September 2015
Volume 15, Issue 12
Vision Sciences Society Annual Meeting Abstract  |   September 2015
On the consequences of perceptual organization via good continuation in depth
Author Affiliations
  • Lesley Deas
    Dept. of Psychology, Centre for Vision Research, York University
  • Laurie Wilcox
    Dept. of Psychology, Centre for Vision Research, York University
Journal of Vision September 2015, Vol.15, 837. doi:
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      Lesley Deas, Laurie Wilcox; On the consequences of perceptual organization via good continuation in depth. Journal of Vision 2015;15(12):837.

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      © ARVO (1962-2015); The Authors (2016-present)

  • Supplements

We have previously reported that mid-level configural effects – specifically, perceived closure – play a significant role in processing the binocular disparity of line segments (Deas & Wilcox, 2014). Here we demonstrate that the Gestalt cue of good continuity has a stereoscopic counterpart (‘good continuation in depth’) that operates when the relative disparity of neighbouring features varies smoothly. This disparity-based grouping cue negatively influences perceived depth (Experiment 1) but in similar stimuli enhances detectability (Experiment 2). In our first study we assessed the effect of good stereoscopic continuation on perceived depth magnitude using a touch-sensitive sensor. First, the relative separation in depth between two isolated dots was compared to estimates made when intermediate elements were added to form a continuous disparity gradient. We found that the perceived separation in depth between end dots systematically declined as intervening dots were added. Importantly, veridical depth was restored when the disparity of the intermediate dots was jittered. In Experiment 2, the same dot configurations were used in a visual search paradigm to evaluate if disparity-based grouping has a positive impact on search time. Observers searched for a target, defined by good stereoscopic continuation, among distractors which contained depth jitter, or vice versa. By modulating the disparity profile of the target relative to the distractors, we found that detection was dramatically more efficient when the target path contained a continuous disparity gradient. Our results demonstrate the operation of a disparity-based grouping cue that corresponds to the Gestalt principle of good continuity in depth. We posit that this disparity-based grouping may be partly responsible for the well-documented underestimation of perceived slant.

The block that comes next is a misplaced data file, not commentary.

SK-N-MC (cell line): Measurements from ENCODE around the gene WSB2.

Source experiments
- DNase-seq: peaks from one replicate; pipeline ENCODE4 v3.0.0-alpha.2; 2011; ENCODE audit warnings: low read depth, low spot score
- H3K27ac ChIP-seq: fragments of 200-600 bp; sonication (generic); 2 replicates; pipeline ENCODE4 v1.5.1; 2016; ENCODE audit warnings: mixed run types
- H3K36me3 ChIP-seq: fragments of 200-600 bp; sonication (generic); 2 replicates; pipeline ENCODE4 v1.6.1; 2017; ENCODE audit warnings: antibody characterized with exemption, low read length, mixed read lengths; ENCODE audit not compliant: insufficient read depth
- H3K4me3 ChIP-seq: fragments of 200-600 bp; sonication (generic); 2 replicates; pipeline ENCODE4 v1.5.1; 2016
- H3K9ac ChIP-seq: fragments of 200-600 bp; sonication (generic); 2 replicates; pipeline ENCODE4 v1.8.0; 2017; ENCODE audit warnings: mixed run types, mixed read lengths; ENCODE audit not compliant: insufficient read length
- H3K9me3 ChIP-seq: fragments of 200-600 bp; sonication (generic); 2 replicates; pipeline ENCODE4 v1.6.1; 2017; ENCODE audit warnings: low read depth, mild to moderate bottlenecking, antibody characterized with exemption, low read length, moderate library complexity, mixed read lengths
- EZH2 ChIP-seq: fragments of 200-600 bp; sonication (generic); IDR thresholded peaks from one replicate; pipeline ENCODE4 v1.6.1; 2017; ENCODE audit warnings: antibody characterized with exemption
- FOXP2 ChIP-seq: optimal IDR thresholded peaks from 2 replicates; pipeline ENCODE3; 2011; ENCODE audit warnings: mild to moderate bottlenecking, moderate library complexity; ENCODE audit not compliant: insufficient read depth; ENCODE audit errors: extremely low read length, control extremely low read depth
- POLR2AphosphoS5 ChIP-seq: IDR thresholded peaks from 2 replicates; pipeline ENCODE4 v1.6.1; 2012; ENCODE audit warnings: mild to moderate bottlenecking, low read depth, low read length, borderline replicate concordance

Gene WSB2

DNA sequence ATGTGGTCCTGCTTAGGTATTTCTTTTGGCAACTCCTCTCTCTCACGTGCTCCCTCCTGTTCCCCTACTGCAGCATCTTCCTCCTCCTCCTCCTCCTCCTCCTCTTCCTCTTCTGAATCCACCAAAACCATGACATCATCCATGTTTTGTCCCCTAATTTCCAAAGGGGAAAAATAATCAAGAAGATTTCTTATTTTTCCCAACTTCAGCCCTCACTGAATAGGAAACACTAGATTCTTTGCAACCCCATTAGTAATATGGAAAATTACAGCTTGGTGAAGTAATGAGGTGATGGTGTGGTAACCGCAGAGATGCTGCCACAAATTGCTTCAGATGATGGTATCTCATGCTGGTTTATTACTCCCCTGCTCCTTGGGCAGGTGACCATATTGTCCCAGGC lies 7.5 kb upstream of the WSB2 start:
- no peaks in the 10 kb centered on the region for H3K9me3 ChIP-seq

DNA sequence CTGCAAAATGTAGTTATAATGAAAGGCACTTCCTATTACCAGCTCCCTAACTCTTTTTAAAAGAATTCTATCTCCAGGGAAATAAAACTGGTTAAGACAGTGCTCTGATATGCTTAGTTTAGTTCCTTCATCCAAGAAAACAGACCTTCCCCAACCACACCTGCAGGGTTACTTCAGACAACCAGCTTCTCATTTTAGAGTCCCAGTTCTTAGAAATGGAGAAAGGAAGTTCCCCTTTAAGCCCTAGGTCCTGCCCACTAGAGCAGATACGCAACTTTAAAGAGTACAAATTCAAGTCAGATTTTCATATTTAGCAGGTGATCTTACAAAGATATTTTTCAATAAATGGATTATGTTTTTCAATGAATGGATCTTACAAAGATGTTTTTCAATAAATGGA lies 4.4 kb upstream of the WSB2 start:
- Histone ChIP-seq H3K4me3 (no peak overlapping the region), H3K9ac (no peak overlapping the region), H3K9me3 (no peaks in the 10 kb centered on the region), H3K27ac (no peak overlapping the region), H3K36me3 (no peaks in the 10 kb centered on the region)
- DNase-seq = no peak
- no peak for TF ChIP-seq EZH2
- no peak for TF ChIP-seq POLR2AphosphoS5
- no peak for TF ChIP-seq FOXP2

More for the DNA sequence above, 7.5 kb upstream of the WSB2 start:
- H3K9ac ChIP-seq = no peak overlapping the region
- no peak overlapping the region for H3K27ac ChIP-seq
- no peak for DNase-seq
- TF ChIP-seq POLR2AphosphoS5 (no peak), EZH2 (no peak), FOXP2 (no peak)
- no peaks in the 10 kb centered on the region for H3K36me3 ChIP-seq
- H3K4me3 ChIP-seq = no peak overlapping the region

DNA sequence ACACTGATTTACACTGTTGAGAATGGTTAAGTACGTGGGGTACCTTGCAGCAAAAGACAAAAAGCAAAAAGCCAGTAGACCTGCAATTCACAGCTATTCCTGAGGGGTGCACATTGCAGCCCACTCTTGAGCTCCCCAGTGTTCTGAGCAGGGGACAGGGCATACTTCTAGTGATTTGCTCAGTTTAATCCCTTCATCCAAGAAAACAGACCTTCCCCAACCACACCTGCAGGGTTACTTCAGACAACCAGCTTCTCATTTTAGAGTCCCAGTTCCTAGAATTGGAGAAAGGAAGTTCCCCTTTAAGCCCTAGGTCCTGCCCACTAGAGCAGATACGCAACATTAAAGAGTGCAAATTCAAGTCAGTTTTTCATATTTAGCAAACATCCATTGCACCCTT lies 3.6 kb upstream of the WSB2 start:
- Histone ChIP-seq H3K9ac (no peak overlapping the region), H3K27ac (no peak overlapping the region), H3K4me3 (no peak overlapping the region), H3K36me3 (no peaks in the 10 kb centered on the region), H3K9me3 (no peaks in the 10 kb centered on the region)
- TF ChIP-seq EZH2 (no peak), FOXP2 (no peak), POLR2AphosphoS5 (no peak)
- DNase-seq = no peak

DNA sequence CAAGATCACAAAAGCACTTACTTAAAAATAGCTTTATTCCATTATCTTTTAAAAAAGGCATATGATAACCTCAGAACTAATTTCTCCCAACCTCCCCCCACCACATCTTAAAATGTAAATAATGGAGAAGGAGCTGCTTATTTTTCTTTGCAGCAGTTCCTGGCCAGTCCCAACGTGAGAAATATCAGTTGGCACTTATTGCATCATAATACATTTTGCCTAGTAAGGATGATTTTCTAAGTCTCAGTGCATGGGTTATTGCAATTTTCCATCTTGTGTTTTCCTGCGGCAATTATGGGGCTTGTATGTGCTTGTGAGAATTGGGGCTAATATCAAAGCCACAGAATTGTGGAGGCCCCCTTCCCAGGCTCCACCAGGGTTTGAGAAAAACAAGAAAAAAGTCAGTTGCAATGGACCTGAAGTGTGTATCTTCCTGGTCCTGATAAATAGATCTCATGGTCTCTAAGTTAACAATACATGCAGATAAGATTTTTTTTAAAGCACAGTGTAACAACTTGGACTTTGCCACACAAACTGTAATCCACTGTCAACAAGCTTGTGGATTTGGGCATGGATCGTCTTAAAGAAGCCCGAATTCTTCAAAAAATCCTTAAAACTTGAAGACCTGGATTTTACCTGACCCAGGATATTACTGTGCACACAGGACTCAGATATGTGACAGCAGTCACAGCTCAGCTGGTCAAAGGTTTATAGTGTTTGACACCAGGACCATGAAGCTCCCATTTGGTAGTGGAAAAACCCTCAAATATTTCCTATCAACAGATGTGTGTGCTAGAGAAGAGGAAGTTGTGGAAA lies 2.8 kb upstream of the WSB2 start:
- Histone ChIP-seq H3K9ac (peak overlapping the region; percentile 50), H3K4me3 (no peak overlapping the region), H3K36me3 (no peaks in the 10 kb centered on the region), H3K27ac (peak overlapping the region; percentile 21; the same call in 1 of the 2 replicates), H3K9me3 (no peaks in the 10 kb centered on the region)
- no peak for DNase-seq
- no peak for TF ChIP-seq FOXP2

Meeting abstract presented at VSS 2015


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